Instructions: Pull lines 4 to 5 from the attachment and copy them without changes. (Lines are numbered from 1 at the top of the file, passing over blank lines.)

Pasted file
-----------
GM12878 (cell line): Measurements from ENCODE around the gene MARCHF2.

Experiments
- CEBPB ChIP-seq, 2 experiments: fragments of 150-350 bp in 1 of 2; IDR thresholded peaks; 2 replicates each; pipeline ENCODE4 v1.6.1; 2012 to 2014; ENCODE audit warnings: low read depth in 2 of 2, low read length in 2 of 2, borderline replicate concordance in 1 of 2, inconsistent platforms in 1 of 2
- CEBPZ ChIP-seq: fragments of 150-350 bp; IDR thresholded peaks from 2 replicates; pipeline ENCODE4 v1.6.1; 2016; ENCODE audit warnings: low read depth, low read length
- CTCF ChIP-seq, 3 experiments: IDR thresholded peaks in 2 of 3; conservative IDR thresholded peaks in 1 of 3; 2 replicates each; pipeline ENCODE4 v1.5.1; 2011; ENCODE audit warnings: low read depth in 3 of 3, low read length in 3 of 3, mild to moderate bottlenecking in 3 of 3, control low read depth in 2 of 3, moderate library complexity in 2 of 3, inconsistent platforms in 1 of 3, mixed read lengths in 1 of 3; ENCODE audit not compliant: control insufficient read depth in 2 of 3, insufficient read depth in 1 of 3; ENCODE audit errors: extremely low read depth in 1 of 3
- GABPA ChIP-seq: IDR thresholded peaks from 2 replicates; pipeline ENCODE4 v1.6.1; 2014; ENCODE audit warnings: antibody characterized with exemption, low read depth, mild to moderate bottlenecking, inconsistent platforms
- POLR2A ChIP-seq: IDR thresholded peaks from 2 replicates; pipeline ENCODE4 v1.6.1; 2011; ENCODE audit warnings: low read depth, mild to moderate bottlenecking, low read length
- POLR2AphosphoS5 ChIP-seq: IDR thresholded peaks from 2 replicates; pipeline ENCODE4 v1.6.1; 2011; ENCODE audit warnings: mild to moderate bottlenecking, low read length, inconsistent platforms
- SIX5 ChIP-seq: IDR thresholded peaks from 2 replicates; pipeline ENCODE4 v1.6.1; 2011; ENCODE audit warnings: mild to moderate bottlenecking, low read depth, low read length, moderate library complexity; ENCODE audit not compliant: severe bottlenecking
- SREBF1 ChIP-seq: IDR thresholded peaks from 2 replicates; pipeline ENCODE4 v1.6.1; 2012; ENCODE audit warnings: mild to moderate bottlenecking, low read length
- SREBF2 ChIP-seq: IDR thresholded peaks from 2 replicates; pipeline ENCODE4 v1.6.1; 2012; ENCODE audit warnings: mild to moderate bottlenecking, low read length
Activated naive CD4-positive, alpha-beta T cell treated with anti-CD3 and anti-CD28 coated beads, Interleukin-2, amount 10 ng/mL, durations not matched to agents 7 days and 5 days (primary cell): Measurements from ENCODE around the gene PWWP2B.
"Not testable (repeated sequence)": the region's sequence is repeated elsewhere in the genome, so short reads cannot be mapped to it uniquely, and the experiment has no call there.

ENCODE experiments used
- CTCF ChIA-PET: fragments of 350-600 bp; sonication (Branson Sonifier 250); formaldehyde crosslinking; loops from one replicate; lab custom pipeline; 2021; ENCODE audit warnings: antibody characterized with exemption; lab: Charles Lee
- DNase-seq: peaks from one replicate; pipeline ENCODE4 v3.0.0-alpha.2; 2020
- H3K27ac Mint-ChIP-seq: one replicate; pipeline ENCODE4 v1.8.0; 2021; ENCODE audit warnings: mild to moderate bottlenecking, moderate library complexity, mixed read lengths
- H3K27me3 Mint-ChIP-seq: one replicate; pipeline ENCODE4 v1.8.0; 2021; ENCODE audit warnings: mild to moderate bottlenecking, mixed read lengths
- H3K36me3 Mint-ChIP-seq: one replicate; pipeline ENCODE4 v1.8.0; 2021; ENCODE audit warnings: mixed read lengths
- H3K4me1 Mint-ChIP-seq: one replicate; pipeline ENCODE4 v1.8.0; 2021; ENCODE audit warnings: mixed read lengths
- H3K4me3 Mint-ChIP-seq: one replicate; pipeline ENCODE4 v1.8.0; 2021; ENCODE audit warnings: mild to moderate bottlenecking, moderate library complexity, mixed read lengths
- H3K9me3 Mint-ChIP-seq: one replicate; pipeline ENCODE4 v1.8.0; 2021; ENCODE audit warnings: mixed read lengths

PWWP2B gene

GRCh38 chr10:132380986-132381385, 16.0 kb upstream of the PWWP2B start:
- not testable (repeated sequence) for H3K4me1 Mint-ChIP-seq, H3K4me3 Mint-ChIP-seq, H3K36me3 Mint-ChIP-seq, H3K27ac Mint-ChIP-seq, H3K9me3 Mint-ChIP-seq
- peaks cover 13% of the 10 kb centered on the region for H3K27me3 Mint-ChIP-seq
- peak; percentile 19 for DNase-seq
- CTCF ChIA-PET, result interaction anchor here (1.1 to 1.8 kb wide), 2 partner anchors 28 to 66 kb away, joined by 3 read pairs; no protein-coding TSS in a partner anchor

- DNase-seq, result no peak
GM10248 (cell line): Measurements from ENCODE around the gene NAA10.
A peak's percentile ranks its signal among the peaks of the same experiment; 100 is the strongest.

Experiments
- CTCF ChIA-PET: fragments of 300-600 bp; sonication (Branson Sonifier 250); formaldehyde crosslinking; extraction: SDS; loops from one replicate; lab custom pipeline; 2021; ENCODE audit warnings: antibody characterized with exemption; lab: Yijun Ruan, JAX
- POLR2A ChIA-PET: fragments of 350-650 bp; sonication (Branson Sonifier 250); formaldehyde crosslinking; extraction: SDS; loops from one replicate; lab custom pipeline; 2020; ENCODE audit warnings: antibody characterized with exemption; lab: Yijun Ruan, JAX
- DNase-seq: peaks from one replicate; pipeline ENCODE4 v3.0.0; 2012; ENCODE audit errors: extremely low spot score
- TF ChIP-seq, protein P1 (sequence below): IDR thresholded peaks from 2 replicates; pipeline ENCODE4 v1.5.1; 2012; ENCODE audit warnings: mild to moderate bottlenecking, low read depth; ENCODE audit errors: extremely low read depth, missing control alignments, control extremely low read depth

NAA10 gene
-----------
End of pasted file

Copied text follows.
- CEBPZ ChIP-seq: fragments of 150-350 bp; IDR thresholded peaks from 2 replicates; pipeline ENCODE4 v1.6.1; 2016; ENCODE audit warnings: low read depth, low read length
- CTCF ChIP-seq, 3 experiments: IDR thresholded peaks in 2 of 3; conservative IDR thresholded peaks in 1 of 3; 2 replicates each; pipeline ENCODE4 v1.5.1; 2011; ENCODE audit warnings: low read depth in 3 of 3, low read length in 3 of 3, mild to moderate bottlenecking in 3 of 3, control low read depth in 2 of 3, moderate library complexity in 2 of 3, inconsistent platforms in 1 of 3, mixed read lengths in 1 of 3; ENCODE audit not compliant: control insufficient read depth in 2 of 3, insufficient read depth in 1 of 3; ENCODE audit errors: extremely low read depth in 1 of 3